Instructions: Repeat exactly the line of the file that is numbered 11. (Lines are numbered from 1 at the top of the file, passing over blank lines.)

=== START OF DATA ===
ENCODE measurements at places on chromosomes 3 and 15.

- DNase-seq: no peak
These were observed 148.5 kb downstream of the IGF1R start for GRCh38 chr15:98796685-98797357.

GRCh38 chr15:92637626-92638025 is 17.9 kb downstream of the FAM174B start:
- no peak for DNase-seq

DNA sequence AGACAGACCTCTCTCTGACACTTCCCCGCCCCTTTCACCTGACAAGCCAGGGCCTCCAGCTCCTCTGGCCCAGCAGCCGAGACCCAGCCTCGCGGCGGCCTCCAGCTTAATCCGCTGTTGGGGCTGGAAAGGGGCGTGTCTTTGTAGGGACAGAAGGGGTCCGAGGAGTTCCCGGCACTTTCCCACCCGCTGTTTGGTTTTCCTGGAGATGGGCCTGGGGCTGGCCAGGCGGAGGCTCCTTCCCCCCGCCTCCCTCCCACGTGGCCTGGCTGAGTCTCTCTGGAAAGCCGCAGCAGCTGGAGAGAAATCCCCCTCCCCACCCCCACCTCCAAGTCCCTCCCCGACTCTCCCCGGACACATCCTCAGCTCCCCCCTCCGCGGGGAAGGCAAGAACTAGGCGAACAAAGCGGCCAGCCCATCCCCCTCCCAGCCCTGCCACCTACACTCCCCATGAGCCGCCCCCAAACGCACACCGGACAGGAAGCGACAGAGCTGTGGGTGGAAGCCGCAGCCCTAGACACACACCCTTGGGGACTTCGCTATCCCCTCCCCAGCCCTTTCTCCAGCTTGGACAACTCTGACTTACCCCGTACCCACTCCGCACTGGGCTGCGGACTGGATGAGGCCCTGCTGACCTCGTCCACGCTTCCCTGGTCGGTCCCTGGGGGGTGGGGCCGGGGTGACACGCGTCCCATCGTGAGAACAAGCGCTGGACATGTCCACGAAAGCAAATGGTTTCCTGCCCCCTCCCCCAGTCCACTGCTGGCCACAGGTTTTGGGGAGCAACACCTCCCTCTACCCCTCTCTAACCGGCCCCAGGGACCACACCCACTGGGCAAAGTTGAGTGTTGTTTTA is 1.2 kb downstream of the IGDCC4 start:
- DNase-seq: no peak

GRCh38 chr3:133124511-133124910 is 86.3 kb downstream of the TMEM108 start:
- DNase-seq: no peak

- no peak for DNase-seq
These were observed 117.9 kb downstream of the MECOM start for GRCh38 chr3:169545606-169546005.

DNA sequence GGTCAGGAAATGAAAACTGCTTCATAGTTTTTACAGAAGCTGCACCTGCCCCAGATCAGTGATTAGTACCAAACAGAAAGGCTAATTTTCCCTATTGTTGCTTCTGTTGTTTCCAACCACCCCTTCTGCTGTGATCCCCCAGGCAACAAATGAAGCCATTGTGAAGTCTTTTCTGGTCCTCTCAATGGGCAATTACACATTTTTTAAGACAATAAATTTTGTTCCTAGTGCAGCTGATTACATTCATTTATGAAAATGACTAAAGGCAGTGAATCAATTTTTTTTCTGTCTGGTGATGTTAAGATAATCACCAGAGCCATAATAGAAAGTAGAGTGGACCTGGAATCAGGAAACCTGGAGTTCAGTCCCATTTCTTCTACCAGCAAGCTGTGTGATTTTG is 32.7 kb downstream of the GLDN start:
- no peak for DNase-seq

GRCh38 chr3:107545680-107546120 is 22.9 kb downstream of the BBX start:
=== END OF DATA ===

These were observed 117.9 kb downstream of the MECOM start for GRCh38 chr3:169545606-169546005.